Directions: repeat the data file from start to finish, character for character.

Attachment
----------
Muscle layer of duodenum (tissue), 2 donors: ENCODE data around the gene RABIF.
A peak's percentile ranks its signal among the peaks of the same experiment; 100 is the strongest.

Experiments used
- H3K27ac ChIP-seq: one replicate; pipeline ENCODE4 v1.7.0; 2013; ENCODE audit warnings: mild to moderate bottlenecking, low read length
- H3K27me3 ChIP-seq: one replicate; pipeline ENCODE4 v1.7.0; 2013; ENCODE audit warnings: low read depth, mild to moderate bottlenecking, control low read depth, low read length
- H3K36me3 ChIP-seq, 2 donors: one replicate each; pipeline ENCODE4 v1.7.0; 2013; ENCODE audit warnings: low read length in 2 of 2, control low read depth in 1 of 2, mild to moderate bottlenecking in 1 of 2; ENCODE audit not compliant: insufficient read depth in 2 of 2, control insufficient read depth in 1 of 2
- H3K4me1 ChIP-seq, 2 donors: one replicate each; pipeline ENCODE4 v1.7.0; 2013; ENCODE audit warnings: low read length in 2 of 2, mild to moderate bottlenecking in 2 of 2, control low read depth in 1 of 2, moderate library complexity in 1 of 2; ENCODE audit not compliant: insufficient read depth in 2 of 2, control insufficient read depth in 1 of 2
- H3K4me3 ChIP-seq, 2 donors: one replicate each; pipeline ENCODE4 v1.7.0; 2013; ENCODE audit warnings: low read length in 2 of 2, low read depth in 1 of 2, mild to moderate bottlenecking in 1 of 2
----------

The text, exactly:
Muscle layer of duodenum (tissue), 2 donors: ENCODE data around the gene RABIF.
A peak's percentile ranks its signal among the peaks of the same experiment; 100 is the strongest.

Experiments used
- H3K27ac ChIP-seq: one replicate; pipeline ENCODE4 v1.7.0; 2013; ENCODE audit warnings: mild to moderate bottlenecking, low read length
- H3K27me3 ChIP-seq: one replicate; pipeline ENCODE4 v1.7.0; 2013; ENCODE audit warnings: low read depth, mild to moderate bottlenecking, control low read depth, low read length
- H3K36me3 ChIP-seq, 2 donors: one replicate each; pipeline ENCODE4 v1.7.0; 2013; ENCODE audit warnings: low read length in 2 of 2, control low read depth in 1 of 2, mild to moderate bottlenecking in 1 of 2; ENCODE audit not compliant: insufficient read depth in 2 of 2, control insufficient read depth in 1 of 2
- H3K4me1 ChIP-seq, 2 donors: one replicate each; pipeline ENCODE4 v1.7.0; 2013; ENCODE audit warnings: low read length in 2 of 2, mild to moderate bottlenecking in 2 of 2, control low read depth in 1 of 2, moderate library complexity in 1 of 2; ENCODE audit not compliant: insufficient read depth in 2 of 2, control insufficient read depth in 1 of 2
- H3K4me3 ChIP-seq, 2 donors: one replicate each; pipeline ENCODE4 v1.7.0; 2013; ENCODE audit warnings: low read length in 2 of 2, low read depth in 1 of 2, mild to moderate bottlenecking in 1 of 2